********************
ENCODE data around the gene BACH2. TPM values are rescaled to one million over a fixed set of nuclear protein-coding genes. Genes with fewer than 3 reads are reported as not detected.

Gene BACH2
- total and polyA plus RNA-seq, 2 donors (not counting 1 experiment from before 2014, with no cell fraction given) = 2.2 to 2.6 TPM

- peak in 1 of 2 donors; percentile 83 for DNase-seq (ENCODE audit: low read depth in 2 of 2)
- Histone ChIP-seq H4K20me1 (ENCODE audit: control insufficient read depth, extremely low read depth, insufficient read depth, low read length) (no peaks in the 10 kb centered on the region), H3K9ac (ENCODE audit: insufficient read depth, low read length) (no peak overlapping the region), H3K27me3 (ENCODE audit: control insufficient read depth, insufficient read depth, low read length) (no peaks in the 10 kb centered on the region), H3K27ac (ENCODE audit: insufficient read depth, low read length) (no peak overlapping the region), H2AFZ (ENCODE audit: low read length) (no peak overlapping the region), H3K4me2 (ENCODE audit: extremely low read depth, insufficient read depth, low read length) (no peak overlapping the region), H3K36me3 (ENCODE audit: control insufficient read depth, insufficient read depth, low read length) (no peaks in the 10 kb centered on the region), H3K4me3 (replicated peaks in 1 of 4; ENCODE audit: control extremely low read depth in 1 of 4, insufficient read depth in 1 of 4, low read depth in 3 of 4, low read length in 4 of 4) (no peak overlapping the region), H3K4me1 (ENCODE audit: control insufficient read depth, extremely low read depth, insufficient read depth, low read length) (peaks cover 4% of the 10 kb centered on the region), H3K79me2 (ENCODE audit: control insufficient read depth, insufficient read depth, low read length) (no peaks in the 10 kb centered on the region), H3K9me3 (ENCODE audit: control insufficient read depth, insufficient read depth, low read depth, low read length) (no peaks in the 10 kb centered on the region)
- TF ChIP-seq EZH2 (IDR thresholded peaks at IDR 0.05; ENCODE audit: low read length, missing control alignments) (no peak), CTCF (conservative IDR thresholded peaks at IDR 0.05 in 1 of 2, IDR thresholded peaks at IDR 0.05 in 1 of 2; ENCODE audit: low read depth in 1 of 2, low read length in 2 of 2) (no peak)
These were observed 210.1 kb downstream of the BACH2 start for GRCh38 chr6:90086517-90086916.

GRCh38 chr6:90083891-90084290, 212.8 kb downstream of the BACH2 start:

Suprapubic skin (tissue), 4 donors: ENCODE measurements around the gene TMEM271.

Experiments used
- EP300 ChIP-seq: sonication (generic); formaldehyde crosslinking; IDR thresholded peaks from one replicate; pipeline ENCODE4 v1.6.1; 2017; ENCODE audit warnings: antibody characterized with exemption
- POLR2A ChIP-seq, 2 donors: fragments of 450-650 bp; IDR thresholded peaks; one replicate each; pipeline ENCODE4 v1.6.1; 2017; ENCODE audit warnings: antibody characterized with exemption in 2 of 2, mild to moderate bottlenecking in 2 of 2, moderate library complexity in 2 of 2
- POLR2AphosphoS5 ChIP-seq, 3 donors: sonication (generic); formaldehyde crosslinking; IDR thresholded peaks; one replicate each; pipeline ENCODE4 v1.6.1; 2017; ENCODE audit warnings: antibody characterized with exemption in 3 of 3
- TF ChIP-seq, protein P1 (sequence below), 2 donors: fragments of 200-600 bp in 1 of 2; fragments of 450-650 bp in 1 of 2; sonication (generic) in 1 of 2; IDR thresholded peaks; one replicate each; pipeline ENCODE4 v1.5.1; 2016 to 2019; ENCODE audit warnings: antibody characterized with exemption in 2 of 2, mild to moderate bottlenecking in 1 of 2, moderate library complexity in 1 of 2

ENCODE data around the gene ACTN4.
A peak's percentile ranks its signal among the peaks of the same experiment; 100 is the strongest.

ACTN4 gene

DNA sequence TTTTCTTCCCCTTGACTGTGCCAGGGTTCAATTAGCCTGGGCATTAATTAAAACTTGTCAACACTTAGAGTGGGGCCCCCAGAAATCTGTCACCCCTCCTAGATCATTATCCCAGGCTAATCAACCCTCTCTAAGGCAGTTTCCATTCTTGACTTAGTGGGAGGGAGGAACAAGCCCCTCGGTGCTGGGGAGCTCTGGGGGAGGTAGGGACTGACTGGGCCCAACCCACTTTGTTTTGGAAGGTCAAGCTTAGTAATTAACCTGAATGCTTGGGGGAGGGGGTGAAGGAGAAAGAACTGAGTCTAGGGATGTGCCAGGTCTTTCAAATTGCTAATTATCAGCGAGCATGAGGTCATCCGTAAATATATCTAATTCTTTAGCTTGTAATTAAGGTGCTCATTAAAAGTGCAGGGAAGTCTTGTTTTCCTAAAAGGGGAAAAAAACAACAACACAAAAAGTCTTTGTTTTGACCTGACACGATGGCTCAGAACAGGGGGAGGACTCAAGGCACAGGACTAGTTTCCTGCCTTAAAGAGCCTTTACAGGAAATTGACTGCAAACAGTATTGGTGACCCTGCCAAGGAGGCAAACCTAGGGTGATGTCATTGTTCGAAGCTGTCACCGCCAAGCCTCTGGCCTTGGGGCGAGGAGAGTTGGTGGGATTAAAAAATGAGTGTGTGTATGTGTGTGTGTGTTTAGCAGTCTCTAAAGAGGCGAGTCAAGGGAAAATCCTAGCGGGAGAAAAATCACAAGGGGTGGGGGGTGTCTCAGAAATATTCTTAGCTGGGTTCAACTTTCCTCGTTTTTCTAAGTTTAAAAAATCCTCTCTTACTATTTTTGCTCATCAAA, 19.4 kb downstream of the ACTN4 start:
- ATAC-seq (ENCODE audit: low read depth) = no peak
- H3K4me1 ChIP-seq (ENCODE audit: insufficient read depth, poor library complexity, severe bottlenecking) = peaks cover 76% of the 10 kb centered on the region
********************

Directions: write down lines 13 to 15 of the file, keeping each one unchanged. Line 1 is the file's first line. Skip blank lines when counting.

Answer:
- POLR2AphosphoS5 ChIP-seq, 3 donors: sonication (generic); formaldehyde crosslinking; IDR thresholded peaks; one replicate each; pipeline ENCODE4 v1.6.1; 2017; ENCODE audit warnings: antibody characterized with exemption in 3 of 3
- TF ChIP-seq, protein P1 (sequence below), 2 donors: fragments of 200-600 bp in 1 of 2; fragments of 450-650 bp in 1 of 2; sonication (generic) in 1 of 2; IDR thresholded peaks; one replicate each; pipeline ENCODE4 v1.5.1; 2016 to 2019; ENCODE audit warnings: antibody characterized with exemption in 2 of 2, mild to moderate bottlenecking in 1 of 2, moderate library complexity in 1 of 2

ENCODE data around the gene ACTN4.